By WILLIAM PAINE
Last Sunday, April 23rd, saw hundreds of folks coming to the Open House event at the newly renovated Inn at Foster Falls. Freshly made pastries and coffee greeted visitors, as they ambled through the richly appointed interiors of the Inn. After touring the Inn and its grounds, several individuals were inspired to reserve a room on this opening day event.
The Inn at Foster Falls is located near the midpoint of the 57-mile New River Trail State Park, which extends from Dora Junction in Pulaski to Galax along the bed of an abandoned railroad track. The New River Trail officially opened in 1986 and today outdoor enthusiasts from around the world enjoy biking and hiking along this path as it follows the New River.
Back in 1881, the Foster Falls Mining and Manufacturing Company built a large stone furnace and in 1887, the company built the Foster Falls Hotel, which served as a meeting hall, post office, commissary and boarding house for its employees. That same year, the railroad built a “Dinky” rail bridge one-quarter mile upstream from Foster Falls, which connected to a hematite ore mine. By 1895, the Village of Foster Falls had a general store, a distillery and upwards of 100 houses.
In 1916, the New River rose 32 feet above flood stage and washed the Dinky railroad bridge away. This spelled the end of the mining operations at Foster Falls and in 1919, the hotel was sold for $1 to the Abingdon Presbytery and converted to a girl’s school.
Following the Great Depression, the old hotel served as an orphanage for girls. A two-story brick building, which still stands today, was built on the grounds to house orphaned boys.
In 1962, the orphanage moved to Wytheville and the structure was abandoned. In 1940, a fire destroyed the third floor and second floor balcony and the old hotel fell further into disrepair.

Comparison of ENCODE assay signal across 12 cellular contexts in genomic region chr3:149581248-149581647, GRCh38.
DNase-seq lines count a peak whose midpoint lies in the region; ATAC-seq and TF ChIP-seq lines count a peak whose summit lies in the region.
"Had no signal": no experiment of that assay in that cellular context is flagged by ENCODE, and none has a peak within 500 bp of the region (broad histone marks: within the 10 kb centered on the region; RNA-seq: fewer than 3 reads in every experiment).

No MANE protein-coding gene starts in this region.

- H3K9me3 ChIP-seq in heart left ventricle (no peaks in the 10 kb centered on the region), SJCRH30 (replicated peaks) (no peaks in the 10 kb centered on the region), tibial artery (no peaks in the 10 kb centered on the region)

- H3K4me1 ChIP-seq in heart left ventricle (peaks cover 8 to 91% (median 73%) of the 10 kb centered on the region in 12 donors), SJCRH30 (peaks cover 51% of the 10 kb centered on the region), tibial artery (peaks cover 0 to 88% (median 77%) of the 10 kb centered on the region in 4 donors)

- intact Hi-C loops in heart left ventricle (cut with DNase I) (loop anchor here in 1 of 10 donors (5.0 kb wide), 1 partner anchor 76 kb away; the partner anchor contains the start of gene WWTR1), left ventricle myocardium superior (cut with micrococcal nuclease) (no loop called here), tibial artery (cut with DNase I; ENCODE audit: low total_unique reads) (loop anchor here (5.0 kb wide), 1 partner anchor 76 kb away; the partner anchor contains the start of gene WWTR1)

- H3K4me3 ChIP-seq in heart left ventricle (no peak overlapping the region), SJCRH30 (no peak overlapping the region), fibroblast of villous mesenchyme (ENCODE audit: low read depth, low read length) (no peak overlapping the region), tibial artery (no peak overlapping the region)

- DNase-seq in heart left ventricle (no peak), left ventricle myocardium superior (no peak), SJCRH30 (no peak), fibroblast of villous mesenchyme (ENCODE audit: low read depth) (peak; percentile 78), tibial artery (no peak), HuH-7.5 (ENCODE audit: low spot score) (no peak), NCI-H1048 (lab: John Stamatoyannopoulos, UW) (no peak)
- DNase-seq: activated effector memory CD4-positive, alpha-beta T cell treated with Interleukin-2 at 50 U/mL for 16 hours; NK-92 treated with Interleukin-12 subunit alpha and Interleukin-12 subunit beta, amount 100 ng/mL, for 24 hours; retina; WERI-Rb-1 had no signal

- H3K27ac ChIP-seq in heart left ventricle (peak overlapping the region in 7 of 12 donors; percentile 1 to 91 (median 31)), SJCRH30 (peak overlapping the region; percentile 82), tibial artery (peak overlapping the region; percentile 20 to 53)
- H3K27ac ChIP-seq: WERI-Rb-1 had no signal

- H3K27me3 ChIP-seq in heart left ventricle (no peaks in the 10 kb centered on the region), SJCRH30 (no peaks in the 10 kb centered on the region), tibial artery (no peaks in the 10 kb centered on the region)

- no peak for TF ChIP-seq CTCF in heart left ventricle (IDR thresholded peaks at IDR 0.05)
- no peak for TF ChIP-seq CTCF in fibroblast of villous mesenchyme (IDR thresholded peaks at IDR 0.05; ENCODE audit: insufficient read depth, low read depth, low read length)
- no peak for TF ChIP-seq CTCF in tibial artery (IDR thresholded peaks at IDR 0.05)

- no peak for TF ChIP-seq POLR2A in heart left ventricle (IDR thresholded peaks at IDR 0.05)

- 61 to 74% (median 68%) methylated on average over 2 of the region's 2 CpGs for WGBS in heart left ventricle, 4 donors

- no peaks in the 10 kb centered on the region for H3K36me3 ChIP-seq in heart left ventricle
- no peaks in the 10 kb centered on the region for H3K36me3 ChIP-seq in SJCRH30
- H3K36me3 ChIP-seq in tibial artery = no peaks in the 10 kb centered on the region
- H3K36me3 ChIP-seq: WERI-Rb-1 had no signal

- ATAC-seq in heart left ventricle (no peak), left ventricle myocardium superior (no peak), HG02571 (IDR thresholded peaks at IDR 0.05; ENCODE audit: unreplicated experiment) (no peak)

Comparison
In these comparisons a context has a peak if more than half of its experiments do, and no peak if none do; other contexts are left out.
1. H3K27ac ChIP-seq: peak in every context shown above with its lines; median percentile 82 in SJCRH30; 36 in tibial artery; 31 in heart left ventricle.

“We used to come down here when I was younger,” said Bob Byrd who came to Sunday’s Open House. “It wasn’t just run down, there was mice running everywhere. There was hay stored in what’s now the parlor.”
Virginia’s Department of Conservation and Recreation (DCR) acquired the property in 1995 and the Village of Foster Falls was added to the National Register of Historic Places in 2005.
According to Doug Covington of the DCR, major renovations on the building and its grounds began in 2013. The original roofline, complete with a cupola and dormers were recreated using old photographs. Another aspect of the renovation included rebuilding the two-story wraparound wooden porches. These exterior renovations were completed by the end of 2014.
Interior renovations began in the summer of 2019. The Department of Historic Resources helped make sure the interior restoration was period correct for a 19th Century era structure, though most all of the interior was gutted in the renovation process.
“There were existing partitions that we worked with and that’s why each of the rooms is a different size and configuration,” Covington explained. “But essentially all of the plumbing, mechanical, electrical and the commercial kitchen are all brand new.”
The interior restoration of the structure was completed earlier this year at a cost of approximately $5 million and so, after more than six decades of disuse, this late 19th Century era building is ready to receive the public.
The Inn at Foster Falls is boutique hotel with of 10 guest rooms, each with its own full bathroom, something not available when it was built more than a century ago.